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Harmine augments electrically evoked dopamine efflux in the nucleus accumbens shell

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pitubo

dysfunctional word machine
Senior Member
http://jop.sagepub.com/content/early/2012/10/12/0269881112463125.abstract

Harmine augments electrically evoked dopamine efflux in the nucleus accumbens shell
Daniel I Brierley, Colin Davidson
J Psychopharmacol January 2013 vol. 27 no. 1 98-108
doi: 10.1177/0269881112463125

Abstract:
Harmine is a β-carboline alkaloid and major component of ayahuasca, a traditional South American psychoactive tea with anecdotal efficacy for treatment of cocaine dependence. Harmine is an inhibitor of monoamine oxidase A (MAO-A) and interacts in vitro with several pharmacological targets which modulate dopamine (DA) neurotransmission. In vivo studies have demonstrated dopaminergic effects of harmine, attributed to monoamine oxidase inhibitor (MAOI) activity, however none have directly demonstrated a pharmacological mechanism. This study investigated the acute effects, and pharmacological mechanism(s), of harmine on electrically evoked DA efflux parameters in the nucleus accumbens both in the absence and presence of cocaine. Fast cyclic voltammetry in rat brain slices was used to measure electrically evoked DA efflux in accumbens core and shell. Harmine (300 nM) significantly augmented DA efflux (148±8% of baseline) in the accumbens shell. Cocaine augmented efflux in shell additive to harmine (260±35%). Harmine had no effect on efflux in the accumbens core or on reuptake in either sub-region. The effect of harmine in the shell was attenuated by the 5-HT2A/2C antagonist ketanserin. The MAOI moclobemide (10 µM) had no effect on DA efflux. These data suggest that harmine augments DA efflux via a novel, shell-specific, presynaptic 5-HT2A receptor-dependent mechanism, independent of MAOI activity. A DA-releasing ‘agonist therapy’ mechanism may thus contribute to the putative therapeutic efficacy of ayahuasca for cocaine dependence.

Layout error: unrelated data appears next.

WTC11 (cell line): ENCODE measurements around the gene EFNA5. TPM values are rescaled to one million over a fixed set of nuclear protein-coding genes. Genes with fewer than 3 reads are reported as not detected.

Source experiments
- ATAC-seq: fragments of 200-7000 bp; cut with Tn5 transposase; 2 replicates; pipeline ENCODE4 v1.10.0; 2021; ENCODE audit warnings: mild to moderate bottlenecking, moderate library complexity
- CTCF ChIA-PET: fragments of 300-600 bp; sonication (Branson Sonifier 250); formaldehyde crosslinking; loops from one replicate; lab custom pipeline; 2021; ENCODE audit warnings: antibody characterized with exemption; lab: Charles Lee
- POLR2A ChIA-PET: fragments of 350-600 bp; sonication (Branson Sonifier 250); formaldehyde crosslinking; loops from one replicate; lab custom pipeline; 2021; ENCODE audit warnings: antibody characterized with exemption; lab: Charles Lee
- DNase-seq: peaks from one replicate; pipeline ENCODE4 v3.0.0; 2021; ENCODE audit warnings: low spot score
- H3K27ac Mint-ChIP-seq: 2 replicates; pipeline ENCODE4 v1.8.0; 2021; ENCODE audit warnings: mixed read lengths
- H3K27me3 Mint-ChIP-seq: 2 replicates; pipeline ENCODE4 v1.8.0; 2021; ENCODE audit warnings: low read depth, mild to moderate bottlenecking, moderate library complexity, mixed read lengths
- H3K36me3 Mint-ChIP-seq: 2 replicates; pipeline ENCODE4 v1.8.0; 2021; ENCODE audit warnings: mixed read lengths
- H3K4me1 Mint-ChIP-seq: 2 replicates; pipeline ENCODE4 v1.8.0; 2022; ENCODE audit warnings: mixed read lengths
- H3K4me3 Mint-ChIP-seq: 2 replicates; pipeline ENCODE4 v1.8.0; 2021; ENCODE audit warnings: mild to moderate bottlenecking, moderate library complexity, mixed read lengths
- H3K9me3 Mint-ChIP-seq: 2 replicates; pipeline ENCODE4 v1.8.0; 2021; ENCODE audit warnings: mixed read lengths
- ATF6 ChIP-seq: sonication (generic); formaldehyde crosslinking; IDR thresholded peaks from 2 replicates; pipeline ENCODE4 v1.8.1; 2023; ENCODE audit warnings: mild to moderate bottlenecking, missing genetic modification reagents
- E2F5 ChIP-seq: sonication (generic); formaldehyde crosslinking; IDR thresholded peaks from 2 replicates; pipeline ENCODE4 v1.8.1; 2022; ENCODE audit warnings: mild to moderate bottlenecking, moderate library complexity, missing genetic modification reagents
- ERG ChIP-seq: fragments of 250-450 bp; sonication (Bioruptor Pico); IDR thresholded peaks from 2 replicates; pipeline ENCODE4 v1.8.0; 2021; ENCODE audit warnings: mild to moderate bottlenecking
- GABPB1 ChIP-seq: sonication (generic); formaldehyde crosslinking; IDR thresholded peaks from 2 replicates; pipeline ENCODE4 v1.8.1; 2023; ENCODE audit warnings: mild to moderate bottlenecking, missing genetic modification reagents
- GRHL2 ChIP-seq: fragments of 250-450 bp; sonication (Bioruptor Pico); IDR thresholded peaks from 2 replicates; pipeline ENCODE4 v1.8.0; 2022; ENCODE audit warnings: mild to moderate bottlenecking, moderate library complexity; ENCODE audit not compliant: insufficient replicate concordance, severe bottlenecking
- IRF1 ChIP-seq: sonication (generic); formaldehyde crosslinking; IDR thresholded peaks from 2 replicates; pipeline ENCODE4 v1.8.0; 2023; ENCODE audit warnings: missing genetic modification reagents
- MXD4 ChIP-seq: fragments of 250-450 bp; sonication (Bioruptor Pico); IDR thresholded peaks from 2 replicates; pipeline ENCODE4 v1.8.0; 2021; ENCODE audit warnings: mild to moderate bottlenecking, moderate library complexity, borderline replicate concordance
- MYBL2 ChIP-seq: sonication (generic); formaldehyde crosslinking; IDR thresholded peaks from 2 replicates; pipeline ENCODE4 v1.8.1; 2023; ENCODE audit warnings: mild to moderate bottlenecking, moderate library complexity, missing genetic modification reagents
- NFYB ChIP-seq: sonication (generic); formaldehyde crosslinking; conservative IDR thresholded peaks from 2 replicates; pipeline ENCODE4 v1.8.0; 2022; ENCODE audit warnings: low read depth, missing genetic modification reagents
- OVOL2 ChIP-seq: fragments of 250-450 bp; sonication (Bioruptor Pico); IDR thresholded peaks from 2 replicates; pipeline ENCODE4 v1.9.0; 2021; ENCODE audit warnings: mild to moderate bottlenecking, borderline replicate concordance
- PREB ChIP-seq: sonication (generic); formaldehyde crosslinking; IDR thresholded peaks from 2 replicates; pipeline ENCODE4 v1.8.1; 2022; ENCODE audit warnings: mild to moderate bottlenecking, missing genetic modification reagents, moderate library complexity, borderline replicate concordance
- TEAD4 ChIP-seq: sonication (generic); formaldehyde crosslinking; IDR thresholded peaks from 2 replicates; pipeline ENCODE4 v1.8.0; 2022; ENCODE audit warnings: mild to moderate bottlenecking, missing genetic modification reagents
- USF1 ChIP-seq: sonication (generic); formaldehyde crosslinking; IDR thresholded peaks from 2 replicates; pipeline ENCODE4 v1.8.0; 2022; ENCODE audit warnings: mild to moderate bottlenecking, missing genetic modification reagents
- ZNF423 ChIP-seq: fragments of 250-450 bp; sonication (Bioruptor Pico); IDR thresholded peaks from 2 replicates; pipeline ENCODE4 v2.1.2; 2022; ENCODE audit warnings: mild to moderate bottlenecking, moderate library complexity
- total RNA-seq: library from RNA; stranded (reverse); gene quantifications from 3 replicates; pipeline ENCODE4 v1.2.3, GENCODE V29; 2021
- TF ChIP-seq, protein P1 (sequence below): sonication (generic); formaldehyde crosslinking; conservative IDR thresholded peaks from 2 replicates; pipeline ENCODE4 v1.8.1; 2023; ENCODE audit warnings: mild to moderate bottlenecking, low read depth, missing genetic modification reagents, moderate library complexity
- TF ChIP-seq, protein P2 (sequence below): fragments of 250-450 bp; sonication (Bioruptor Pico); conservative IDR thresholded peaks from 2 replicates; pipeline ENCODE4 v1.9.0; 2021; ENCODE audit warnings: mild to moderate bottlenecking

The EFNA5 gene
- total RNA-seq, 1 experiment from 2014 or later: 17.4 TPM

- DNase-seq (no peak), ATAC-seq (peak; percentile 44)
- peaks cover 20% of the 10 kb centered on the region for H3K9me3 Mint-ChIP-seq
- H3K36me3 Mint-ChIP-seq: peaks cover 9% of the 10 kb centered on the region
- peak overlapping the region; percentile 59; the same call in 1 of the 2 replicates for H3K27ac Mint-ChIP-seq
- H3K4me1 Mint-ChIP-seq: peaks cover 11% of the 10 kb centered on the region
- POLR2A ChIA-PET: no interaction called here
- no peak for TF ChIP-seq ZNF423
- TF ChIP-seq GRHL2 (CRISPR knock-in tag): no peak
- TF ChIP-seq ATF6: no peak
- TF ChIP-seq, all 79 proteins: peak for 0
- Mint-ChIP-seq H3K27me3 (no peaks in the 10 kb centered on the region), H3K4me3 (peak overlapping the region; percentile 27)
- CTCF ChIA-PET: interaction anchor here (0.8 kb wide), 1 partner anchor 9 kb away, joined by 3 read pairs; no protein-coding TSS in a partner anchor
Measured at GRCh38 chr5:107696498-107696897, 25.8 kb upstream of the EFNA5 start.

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These data suggest that harmine augments DA efflux via a novel, shell-specific, presynaptic 5-HT2A receptor-dependent mechanism, independent of MAOI activity. A DA-releasing ‘agonist therapy’ mechanism may thus contribute to the putative therapeutic efficacy of ayahuasca for cocaine dependence.

This makes sense, as those dependant on cocaine are going to have dopamine issues, I've always wondered pharmacologically how harmine would be effective it in treating cocaine and amphetamine dependence.

Cocaine is a dopamine releasing agent as well as a dopamine reuptake inhibitor, the chronic dopamine release depletes endogenous stores of the compound. Inhibition of the reuptake channel leaves free floating dopamine trapped in the synapse for an extended period of time, damaging the neuron...

So it's no surprise that "dopamine agonist therapy" facilitated via harmine would be helpful...


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Harmine treating Parkinson's mentioned in TIHKAL:

It was Louis Lewin, of Phantastica fame, who first suggested that banisterine might be useful in the treatment of disease of the nervous system. And it was Kurt Beringer, of der Meskalinrausch fame, who ran the first clinical study using banisterine on 15 patients with postencephalitic parkinsonism, in 1928. Other studies reinforced the virtues of this drug. Initially, doses of 20 or 40 mg were administered intramuscularly, and within 15 minutes the patients had less motor rigidity and were able to move more freely. Even when used orally, at 10 mg thrice daily, the responses were remarkable. In some cases the tremor was diminished, and in others it was exaggerated, but in general the mental status of the patients was brightened, without producing "psychic" effects. Banisterine became the wonder drug of the year, the feature stuff of the Sunday Supplements. -shulgin


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-eg
 
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